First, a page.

Last season over 1,300 audience members deepened their engagement with a play by attending our Conversation Series. We hope you will consider joining us this year for these free post-show forums.
American Buffalo is 'raw and...sublime'
'evening full of fun'
'actors handle Mamet's rapid, profanity-laced dialog masterfully.'
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Dear KC Rep Patron,
I'm very excited about the Rep's upcoming production of David Mamet's breakthrough drama American Buffalo. Mamet is considered by many to be one of the most prolific and important writers of the last 50 years, and his absence from our repertoire has kept the work of a brilliant American master from our audiences.
Probably the easiest reason to explain why Mamet hasn't been a part of the Rep's work in recent memory is that characters in Mamet's plays swear — a lot. But if I've learned one thing in my five years in Kansas City, it's that our audience is fiercely intelligent and incredibly loyal, and the chance of offending some to share one of the great dramas of our time is a risk we should take.
Mamet (Glengarry Glen Ross, Oleanna, Wag the Dog), is best known for his creation of real characters in desperate struggles to survive. His people are pawn shop owners, petty thieves, con men, manipulators trying to get ahead. They speak the language of the Chicago streets, and they speak a kind of language most of us don't use in our daily lives. The vernacular is both abrupt and sometimes vulgar, creating a unique tension that has come to be known as “profane poetry” or “Mamet-speak”. Set in a 1970’s pawnshop, the tough-talking con men of American Buffalo won’t mince words, and the profanities they speak are likely to upset those who aren't prepared for it.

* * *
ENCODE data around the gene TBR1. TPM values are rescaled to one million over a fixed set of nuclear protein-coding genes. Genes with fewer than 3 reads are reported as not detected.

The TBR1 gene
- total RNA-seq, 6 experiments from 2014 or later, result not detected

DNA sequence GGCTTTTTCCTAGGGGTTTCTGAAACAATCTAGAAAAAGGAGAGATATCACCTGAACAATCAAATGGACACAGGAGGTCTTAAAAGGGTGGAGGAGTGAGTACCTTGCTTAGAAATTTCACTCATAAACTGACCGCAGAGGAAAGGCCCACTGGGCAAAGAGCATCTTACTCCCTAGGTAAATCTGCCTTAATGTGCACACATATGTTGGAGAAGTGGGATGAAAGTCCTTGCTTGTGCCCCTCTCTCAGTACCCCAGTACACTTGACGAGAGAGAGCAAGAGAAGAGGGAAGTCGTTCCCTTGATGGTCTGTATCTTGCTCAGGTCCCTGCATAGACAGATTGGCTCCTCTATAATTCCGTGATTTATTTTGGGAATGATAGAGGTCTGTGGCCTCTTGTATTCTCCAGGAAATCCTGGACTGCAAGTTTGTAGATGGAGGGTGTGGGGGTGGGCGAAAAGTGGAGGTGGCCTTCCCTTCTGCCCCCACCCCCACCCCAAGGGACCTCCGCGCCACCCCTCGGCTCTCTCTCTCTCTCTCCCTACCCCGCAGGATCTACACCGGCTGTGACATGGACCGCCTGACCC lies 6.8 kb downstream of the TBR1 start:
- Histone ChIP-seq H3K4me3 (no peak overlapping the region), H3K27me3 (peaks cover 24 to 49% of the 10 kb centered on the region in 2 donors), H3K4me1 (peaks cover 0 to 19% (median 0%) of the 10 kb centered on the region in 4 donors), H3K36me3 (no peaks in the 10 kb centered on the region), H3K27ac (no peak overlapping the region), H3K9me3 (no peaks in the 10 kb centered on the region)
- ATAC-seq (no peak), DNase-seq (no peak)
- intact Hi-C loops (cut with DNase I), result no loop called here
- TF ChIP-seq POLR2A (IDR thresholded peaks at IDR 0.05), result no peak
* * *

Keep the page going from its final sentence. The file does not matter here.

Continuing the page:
Despite the extreme nature of Mamet's characters' dialogue, or perhaps because of it, critics and audiences have embraced American Buffalo over the past 38 years as a true literary classic, with renowned theatre critic Frank Rich describing it as “one of the best American plays of the last decade”. Actors Dustin Hoffman, Dennis Franz and Al Pacino have all performed roles in this play. I vividly remember seeing Pacino play the role of Teach — I was 10 years old, — and while my parents didn't quite know what we were in for, I remember the play for its intense conflict and drama.
Though I was only 10 when I saw it, I can't recommend that you bring your young children or grandchildren. Because of Mamet's colorful dialogue, we’d like to remind you again that American Buffalo is recommended for ages 17 and above.
Again we thank you for your continuous support; without folks like you in our audiences night after night, ambitious acts of live theatre like American Buffalo, Carousel, or Death of a Salesman could not exist here in Kansas City. Do not hesitate to contact our box office at 816-235-2700 if you have further questions or for more information.